Lead: Gad Abraham
The clinical utility of genomic data has yet to be fully realised. We have been an early adopter of machine learning methods for genomic prediction of phenotypes and have led the design of software tools and the comparison of various competing methodologies to select the right approach for the right disease. As a proof-of-concept, we have shown that a genomic risk score for celiac disease exhibits maximum prediction compared to other related approaches and demonstrates clinically useful information which can be used to remodel the celiac diagnostic pathway (Abraham et al. 2014).
For coronary heart disease, we've published a genomic risk score of 49,000 SNPs which can stratify the top 20 per cent of men who are at high lifetime risk, leading to disease 12–18 years earlier than men at the bottom 20 per cent of risk (Abraham et al. 2016). These high-risk individuals could be candidates for early intervention. Towards this end, the genomic risk score for coronary heart disease is currently being trialled internationally in studies to motivate individuals to change their lifestyle and traditional cardiovascular risk factors. Genomic prediction has profound ramifications for celiac disease, coronary heart disease and other complex diseases and, if properly developed, would likely have immensely positive implications for individual risk stratification and lifestyle intervention to halt pathogenesis in its earliest stages.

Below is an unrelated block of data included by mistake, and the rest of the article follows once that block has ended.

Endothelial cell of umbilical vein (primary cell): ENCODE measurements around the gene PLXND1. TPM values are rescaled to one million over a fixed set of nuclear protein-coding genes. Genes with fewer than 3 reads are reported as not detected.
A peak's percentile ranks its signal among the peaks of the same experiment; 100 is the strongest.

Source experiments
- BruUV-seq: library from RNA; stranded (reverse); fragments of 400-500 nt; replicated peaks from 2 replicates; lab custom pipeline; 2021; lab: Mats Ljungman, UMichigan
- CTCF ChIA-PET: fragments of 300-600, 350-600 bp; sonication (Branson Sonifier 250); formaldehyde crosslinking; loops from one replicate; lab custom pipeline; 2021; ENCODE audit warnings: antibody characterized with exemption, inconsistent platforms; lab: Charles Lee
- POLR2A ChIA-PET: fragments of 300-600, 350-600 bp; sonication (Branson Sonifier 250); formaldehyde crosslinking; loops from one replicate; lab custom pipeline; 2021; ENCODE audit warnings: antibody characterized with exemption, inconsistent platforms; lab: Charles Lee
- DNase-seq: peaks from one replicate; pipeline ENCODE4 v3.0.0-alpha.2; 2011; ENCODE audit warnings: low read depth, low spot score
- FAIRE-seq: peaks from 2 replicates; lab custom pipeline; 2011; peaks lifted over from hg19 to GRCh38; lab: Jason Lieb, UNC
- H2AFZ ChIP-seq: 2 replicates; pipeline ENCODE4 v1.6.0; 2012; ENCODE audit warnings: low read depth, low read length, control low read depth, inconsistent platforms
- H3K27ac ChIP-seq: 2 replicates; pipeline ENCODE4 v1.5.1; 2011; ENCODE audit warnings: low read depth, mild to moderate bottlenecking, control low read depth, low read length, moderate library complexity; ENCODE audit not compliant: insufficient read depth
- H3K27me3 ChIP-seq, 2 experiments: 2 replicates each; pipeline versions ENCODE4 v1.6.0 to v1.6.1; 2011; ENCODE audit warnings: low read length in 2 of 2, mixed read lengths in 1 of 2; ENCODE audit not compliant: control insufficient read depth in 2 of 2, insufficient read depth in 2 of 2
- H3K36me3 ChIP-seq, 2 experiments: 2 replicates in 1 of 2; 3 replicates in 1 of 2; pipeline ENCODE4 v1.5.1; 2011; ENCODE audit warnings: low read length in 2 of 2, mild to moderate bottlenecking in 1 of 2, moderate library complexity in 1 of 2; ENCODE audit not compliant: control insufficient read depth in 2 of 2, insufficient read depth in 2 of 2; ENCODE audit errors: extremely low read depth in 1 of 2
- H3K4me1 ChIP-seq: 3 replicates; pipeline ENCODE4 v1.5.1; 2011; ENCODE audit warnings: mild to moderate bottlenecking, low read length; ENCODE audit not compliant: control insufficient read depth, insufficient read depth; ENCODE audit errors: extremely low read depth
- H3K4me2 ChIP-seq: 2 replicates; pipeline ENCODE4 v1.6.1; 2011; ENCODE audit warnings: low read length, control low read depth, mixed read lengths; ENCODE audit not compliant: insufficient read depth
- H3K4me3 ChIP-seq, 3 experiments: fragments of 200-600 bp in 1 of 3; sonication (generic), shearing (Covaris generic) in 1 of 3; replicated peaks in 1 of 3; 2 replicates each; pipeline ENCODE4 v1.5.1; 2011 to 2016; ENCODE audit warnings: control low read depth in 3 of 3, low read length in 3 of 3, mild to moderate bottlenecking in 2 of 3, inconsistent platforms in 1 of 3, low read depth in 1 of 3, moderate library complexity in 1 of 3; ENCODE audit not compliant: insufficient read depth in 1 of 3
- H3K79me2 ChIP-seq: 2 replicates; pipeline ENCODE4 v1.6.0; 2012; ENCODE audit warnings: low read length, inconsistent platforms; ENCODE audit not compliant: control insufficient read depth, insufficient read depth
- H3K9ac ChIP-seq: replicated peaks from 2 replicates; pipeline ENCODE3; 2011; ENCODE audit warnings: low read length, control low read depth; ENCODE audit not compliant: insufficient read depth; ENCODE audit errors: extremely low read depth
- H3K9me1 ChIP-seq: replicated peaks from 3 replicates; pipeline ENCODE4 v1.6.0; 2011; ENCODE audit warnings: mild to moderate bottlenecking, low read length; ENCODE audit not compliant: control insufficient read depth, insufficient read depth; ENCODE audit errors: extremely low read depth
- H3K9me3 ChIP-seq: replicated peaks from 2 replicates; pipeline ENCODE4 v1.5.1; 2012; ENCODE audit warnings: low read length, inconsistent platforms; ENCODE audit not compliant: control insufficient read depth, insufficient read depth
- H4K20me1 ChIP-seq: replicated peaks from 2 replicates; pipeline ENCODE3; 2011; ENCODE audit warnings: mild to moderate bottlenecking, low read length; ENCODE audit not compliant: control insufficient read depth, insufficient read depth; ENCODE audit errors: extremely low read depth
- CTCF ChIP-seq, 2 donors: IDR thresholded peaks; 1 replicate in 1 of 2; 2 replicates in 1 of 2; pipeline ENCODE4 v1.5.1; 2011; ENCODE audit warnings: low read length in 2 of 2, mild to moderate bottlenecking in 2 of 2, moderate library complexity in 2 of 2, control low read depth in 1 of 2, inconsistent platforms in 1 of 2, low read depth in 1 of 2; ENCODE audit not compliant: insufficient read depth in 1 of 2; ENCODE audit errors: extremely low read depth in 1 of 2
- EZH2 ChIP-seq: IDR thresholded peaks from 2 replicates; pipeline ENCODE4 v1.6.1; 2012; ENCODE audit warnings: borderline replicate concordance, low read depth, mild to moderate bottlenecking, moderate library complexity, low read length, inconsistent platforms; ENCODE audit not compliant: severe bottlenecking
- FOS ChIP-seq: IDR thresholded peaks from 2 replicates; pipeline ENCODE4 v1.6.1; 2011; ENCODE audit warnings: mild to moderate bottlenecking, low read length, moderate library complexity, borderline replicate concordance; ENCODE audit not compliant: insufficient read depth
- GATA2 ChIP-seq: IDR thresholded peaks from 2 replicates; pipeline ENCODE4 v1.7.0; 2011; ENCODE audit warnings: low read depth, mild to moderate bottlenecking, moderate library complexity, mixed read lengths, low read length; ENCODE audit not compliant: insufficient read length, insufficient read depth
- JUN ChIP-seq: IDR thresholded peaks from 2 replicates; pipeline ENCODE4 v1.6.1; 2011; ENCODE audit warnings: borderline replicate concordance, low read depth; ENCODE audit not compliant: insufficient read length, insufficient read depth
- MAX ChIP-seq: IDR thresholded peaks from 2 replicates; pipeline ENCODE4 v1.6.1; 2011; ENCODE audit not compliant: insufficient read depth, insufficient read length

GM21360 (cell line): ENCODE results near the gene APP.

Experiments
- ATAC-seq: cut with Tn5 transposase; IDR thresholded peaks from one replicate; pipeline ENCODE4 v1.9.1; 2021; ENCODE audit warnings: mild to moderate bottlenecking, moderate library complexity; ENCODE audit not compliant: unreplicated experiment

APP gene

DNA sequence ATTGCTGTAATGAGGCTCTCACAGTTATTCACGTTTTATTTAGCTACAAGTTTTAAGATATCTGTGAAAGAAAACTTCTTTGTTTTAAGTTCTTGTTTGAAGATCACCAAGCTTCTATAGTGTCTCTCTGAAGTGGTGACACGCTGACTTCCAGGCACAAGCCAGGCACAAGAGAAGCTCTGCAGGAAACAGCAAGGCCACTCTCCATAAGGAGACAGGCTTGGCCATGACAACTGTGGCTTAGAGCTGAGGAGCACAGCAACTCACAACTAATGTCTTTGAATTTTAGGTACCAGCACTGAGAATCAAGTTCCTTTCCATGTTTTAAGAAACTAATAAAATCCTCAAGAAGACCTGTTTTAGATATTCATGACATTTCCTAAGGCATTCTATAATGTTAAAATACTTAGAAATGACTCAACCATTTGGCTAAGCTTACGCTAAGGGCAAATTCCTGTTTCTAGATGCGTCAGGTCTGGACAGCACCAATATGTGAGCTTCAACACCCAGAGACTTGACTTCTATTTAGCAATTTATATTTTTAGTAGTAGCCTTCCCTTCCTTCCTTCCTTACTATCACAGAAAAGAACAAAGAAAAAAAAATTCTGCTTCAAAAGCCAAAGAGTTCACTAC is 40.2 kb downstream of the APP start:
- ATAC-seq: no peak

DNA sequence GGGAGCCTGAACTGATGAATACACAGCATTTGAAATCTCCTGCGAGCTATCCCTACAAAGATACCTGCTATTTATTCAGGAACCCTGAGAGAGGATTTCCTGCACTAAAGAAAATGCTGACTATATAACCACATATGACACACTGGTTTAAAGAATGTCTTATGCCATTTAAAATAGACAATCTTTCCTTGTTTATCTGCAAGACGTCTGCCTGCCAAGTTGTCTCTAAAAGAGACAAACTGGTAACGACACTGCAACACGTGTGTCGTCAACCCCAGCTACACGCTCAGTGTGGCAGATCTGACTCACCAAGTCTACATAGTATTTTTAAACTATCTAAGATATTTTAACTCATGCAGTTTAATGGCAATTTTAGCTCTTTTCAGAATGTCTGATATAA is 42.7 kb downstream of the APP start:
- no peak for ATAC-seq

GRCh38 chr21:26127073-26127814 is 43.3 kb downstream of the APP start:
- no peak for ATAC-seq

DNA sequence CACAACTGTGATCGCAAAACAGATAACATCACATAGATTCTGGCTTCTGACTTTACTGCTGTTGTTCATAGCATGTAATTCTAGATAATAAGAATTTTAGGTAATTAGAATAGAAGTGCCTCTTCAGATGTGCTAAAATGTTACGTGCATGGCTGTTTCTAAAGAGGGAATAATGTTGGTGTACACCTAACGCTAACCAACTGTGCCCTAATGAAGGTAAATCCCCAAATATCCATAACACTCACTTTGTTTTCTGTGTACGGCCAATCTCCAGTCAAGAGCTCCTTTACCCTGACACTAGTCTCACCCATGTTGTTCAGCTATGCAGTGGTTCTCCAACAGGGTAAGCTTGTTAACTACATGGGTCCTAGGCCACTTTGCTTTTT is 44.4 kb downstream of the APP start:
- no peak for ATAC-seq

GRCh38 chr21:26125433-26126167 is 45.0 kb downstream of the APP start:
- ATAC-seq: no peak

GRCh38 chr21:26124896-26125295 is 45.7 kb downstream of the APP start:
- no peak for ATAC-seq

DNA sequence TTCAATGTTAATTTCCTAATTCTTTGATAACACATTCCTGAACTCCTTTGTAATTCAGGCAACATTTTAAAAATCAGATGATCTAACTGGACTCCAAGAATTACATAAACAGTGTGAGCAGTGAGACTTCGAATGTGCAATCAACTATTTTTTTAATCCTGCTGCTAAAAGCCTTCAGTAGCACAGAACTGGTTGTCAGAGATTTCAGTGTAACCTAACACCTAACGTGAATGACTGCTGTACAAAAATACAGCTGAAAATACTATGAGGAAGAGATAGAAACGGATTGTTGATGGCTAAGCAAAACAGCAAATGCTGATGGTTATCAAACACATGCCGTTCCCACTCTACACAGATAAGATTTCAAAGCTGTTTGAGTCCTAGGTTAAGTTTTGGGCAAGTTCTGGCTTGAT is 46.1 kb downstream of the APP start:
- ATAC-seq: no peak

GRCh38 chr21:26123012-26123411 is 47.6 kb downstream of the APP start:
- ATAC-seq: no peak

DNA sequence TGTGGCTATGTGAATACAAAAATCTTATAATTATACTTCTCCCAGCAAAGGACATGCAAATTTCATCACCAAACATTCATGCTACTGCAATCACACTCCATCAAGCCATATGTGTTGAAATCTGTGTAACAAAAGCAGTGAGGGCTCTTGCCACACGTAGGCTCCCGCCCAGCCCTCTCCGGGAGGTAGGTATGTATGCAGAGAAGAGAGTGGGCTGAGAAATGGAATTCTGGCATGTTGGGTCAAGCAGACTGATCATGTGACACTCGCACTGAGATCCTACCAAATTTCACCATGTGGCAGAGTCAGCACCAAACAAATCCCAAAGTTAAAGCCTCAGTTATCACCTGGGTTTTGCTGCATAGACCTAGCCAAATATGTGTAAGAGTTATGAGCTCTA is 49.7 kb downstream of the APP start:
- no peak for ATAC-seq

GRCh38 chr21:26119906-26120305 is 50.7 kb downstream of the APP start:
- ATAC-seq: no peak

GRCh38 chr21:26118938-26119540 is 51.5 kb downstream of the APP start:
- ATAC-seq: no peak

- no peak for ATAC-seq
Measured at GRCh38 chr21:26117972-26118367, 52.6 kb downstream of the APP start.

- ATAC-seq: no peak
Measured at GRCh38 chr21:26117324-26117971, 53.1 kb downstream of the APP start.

Genomic prediction of coronary heart disease
European Heart Journal 2016 ehw450
Accurate and robust genomic prediction of celiac disease using statistical learning
PLoS Genetics 2014 10(2): e1004137
Performance and robustness of penalized and unpenalized methods for genetic prediction of complex human disease
Genetic Epidemiology 2013 37(2):184–95